Founded in 2012 by Melissa Gilliam, MD, MPH, The Center for Interdisciplinary Inquiry and Innovation in Sexual and Reproductive Health (Ci3) is a research center at the University of Chicago that addresses the social and structural determinants of adolescent sexual and reproductive health. Ci3 houses three labs: The Game Changer Chicago Design Lab; The Transmedia Story Lab; and The Design Thinking Lab. The Game Changer Chicago Design Lab (GCC) is co-led by Patrick Jagoda, PhD (English and New Media Studies) and Dr. Gilliam. This lab designs serious games, interactive learning experiences and digital media arts projects with youth and for youth. Youth participate in game play and design to gain new literacies, health knowledge, scientific awareness, technological skills, and positive interactions with adults that can lead to empowerment and long-term well-being. Ci3 envisions a world in which all youth emerge into adulthood with agency over their bodies and futures and is committed to empowering young people, conducting innovative research, and uncovering opportunities for policy and systemic change.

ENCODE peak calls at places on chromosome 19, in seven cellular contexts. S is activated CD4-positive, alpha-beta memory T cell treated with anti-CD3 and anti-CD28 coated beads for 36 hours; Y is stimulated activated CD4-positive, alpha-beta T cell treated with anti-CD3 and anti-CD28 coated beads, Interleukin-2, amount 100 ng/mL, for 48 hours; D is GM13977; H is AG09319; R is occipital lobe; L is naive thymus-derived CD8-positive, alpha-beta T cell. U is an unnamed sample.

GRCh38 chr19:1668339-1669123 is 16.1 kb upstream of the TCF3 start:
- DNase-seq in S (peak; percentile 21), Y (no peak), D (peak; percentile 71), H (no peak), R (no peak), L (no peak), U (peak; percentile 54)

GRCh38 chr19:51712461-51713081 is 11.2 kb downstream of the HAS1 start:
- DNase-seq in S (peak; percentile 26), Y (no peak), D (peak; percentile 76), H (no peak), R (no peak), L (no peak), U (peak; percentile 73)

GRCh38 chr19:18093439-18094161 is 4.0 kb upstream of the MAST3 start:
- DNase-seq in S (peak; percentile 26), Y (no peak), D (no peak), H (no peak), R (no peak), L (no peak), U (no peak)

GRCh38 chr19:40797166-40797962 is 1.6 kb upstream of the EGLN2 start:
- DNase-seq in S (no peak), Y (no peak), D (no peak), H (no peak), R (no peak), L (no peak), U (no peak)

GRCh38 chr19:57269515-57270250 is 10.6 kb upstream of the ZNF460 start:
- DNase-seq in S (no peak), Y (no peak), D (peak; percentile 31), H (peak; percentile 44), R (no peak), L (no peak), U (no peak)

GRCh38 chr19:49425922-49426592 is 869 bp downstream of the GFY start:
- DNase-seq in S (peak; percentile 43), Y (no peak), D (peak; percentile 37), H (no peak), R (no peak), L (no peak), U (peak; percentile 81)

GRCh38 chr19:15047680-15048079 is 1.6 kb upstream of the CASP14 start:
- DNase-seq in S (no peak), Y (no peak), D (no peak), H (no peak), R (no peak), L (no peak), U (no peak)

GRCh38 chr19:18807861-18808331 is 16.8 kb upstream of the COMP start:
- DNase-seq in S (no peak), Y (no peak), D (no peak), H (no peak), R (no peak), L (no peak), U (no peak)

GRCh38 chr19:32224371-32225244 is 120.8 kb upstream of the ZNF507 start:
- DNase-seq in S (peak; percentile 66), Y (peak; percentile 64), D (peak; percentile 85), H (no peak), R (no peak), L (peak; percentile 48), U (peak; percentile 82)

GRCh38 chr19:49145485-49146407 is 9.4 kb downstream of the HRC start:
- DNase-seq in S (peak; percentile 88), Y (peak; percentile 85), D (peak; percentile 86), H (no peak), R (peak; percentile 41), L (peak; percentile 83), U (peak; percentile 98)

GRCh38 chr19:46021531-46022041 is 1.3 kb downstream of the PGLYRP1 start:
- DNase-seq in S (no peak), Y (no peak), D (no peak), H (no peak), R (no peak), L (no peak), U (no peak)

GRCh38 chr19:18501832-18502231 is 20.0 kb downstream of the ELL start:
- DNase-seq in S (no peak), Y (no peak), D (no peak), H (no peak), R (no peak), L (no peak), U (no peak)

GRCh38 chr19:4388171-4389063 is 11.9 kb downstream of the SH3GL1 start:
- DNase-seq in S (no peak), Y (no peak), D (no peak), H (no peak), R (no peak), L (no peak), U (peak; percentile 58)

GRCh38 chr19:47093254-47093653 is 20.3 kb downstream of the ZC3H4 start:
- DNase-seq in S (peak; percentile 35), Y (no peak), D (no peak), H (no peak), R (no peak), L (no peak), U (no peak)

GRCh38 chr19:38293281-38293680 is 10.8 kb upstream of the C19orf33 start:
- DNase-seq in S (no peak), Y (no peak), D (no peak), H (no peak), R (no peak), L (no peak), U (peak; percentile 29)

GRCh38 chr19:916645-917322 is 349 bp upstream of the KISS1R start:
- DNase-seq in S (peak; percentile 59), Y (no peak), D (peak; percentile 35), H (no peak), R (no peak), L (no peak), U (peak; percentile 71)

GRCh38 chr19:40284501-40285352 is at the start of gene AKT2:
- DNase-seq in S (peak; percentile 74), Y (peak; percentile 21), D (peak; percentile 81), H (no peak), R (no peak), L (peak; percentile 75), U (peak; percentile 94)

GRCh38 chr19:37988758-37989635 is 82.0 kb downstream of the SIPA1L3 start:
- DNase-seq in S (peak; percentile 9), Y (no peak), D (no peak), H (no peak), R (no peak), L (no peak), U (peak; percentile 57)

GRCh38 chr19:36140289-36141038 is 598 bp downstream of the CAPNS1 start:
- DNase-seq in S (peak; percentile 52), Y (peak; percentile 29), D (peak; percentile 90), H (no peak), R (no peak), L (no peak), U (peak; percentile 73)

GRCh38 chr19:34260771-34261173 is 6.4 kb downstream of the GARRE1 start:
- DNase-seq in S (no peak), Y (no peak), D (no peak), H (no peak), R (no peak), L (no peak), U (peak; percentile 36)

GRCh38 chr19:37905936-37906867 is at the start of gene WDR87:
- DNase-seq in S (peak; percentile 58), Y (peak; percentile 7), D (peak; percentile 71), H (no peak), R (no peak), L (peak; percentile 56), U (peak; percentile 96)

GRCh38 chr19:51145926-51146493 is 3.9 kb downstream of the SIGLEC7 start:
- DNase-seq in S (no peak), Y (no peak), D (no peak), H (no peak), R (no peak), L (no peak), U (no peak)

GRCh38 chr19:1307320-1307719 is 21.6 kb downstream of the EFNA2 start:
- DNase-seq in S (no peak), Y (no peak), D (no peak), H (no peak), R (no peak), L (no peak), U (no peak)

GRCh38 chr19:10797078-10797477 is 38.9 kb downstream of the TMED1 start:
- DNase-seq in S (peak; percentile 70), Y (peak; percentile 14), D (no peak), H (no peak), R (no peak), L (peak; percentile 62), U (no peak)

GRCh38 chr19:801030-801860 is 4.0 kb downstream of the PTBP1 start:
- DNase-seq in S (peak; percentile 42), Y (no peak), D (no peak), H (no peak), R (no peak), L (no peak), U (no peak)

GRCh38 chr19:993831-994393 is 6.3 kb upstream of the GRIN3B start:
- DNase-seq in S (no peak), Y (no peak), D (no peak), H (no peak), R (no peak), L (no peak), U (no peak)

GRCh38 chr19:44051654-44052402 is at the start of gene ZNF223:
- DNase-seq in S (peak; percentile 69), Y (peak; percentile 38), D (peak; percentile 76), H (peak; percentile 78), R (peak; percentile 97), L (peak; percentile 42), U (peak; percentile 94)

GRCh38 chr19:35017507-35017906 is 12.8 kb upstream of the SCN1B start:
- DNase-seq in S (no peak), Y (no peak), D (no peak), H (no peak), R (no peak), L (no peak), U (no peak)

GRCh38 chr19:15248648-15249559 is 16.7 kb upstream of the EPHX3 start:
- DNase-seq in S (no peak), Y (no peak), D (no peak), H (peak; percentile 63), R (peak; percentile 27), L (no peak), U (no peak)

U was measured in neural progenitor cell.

Health and Science Professionals
A critical part of HHA will be youth interacting with STEM science and health professionals. Our main objectives for these workshops will be to increase youth’s interest in science and health careers, as well as provide opportunities for students to learn about particular science or health topics. We believe helping youth build positive futures is at the center of improving sexual and reproductive health outcomes. Partnering with science and health professionals is a way we can provide rich information on health topics, as well as offer opportunities for students to ask questions about careers and make steps toward college readiness.